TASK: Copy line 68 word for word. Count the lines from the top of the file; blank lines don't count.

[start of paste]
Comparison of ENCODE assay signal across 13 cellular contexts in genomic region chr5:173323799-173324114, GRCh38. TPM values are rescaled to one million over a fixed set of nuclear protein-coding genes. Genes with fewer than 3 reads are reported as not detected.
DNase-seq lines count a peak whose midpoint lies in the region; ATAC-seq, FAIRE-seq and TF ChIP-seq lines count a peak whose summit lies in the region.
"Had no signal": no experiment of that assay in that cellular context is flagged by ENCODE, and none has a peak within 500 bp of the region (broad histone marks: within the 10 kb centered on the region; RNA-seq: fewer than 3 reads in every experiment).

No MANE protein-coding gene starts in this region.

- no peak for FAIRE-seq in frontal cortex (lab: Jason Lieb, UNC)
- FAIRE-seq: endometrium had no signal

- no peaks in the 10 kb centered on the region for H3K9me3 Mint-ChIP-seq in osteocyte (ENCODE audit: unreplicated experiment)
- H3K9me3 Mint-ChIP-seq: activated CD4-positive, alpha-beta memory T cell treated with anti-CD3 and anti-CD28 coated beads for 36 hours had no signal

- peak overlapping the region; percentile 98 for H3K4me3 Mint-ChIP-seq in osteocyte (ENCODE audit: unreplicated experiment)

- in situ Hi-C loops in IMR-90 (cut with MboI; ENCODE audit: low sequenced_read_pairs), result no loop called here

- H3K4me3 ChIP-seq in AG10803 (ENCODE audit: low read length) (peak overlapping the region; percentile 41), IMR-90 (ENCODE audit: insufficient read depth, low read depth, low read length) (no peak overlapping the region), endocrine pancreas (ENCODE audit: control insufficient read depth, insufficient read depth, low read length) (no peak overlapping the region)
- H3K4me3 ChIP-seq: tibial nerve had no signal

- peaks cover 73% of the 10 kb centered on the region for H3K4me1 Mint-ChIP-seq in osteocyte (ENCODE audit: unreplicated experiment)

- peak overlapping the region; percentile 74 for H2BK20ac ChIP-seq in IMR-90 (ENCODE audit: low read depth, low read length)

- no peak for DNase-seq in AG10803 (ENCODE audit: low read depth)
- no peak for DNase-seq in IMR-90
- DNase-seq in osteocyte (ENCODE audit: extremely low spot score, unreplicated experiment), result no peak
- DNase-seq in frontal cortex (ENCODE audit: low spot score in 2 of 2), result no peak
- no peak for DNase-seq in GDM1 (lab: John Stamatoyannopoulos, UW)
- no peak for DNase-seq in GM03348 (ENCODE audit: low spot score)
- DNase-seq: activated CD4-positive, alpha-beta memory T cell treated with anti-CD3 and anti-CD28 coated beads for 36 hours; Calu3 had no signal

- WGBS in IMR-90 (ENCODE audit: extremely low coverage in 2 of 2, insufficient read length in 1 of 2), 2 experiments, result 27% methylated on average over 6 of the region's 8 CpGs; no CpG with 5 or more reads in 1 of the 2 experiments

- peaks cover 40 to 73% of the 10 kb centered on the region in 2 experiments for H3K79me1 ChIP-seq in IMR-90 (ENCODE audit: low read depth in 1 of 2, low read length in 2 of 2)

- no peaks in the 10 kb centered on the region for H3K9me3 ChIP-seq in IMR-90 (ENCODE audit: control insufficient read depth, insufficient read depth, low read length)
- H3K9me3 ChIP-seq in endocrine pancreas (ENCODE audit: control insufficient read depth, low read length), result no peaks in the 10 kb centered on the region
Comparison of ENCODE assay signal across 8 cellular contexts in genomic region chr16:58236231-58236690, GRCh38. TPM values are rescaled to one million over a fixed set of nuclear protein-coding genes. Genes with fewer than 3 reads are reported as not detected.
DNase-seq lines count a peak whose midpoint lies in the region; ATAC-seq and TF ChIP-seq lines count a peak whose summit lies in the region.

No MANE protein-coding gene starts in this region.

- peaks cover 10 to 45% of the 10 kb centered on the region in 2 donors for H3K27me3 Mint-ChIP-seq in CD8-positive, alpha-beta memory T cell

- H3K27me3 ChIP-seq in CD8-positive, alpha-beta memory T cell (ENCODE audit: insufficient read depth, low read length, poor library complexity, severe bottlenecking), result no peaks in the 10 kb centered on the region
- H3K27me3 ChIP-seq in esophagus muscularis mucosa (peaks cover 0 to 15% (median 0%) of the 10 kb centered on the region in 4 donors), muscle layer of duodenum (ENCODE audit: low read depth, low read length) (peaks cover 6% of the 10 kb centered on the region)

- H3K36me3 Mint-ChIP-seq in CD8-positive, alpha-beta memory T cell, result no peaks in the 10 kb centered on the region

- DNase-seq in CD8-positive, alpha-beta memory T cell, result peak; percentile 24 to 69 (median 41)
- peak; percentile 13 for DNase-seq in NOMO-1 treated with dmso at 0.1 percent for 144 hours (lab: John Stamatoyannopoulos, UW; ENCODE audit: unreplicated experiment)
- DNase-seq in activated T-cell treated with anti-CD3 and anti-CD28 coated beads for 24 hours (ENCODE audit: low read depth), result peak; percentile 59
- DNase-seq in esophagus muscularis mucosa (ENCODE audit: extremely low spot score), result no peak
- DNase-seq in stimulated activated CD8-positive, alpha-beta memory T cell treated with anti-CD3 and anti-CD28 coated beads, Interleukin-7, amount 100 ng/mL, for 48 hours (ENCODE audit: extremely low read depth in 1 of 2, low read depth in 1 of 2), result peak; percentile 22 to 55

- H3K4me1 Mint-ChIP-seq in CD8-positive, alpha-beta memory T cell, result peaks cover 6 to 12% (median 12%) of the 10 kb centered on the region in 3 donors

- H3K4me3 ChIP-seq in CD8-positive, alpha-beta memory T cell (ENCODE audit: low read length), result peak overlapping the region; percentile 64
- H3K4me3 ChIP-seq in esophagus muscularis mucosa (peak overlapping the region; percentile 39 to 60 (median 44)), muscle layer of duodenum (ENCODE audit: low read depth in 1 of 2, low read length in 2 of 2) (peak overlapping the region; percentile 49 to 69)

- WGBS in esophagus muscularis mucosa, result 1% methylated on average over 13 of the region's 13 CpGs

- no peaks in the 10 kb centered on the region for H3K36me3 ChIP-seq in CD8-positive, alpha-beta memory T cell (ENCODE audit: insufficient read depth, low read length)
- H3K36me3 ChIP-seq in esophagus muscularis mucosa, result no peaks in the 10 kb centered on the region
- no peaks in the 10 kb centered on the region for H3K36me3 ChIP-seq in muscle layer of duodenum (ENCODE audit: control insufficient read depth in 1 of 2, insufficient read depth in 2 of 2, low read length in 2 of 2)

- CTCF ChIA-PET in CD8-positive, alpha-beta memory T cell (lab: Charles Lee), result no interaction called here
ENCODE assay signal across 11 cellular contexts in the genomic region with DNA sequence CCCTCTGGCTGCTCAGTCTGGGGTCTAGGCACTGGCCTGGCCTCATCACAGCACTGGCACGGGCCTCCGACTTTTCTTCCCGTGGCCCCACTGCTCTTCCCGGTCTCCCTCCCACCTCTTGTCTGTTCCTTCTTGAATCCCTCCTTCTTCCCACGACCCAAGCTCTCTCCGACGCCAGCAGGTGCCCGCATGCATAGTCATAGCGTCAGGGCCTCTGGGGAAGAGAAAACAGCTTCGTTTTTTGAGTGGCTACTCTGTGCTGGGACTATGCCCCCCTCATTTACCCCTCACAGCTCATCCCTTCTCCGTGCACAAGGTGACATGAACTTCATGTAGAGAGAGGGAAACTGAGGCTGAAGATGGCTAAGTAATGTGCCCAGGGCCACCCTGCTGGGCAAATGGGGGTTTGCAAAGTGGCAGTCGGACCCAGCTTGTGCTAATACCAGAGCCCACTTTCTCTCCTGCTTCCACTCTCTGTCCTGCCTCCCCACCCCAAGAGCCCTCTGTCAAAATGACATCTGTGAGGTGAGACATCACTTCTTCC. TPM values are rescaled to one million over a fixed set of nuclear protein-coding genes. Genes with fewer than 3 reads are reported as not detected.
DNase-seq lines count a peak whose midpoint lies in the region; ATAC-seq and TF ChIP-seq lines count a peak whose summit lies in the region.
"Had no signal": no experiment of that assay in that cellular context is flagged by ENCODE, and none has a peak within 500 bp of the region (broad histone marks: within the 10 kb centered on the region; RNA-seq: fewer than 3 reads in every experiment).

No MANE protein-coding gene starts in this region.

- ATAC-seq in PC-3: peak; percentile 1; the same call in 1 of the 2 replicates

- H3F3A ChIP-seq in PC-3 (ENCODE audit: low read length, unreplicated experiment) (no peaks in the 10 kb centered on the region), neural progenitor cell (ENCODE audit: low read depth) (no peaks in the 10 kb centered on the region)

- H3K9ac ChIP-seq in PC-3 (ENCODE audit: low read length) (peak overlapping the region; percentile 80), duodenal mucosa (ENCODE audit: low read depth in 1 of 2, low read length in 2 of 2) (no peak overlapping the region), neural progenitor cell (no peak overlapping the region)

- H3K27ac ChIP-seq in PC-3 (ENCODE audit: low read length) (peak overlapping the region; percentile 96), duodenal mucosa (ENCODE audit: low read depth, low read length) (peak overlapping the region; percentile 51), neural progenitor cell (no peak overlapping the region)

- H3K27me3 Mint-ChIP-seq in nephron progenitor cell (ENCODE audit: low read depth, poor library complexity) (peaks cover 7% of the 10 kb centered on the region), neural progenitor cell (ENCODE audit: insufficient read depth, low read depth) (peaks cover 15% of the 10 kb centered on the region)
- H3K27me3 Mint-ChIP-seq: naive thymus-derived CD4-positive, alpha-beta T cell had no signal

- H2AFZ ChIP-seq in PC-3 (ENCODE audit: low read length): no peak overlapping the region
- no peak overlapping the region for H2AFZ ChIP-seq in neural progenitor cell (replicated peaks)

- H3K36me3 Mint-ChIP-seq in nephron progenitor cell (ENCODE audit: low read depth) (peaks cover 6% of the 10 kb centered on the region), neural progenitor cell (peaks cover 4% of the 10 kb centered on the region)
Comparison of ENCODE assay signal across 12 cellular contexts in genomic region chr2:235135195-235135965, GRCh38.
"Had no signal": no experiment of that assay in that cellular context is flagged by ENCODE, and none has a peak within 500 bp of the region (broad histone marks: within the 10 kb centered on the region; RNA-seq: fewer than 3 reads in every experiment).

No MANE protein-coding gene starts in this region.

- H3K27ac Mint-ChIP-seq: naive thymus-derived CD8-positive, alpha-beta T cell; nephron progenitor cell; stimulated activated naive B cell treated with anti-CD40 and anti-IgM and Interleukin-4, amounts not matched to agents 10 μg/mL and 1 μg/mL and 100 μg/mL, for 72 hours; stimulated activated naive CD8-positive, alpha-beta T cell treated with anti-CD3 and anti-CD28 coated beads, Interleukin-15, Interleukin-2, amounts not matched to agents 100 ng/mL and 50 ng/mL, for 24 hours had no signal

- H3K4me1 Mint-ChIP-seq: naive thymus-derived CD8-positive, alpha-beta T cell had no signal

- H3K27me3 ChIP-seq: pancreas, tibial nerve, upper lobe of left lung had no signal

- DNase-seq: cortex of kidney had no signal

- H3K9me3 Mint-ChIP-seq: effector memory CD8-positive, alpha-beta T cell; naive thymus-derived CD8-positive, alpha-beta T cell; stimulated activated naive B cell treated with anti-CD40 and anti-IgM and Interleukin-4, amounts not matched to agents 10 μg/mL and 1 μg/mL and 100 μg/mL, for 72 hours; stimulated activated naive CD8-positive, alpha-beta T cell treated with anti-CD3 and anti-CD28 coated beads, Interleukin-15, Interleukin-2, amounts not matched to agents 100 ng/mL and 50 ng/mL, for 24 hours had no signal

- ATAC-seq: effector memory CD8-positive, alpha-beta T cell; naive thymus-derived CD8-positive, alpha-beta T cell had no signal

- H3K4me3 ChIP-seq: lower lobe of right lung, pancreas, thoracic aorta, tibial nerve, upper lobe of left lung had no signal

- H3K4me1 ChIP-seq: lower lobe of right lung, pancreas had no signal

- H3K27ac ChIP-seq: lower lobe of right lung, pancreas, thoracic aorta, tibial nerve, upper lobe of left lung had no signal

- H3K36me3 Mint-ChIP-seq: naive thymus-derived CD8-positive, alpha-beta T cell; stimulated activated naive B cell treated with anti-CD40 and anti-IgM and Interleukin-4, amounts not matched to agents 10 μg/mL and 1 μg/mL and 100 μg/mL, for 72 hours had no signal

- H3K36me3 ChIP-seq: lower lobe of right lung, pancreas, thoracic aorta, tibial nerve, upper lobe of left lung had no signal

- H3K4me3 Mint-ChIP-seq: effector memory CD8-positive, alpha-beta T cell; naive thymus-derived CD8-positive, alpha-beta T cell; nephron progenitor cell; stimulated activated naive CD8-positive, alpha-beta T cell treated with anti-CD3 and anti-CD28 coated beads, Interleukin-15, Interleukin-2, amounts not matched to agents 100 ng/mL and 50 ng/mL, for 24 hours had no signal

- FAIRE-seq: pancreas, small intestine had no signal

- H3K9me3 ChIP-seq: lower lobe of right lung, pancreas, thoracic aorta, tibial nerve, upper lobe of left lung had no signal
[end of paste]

- H3K4me3 ChIP-seq: lower lobe of right lung, pancreas, thoracic aorta, tibial nerve, upper lobe of left lung had no signal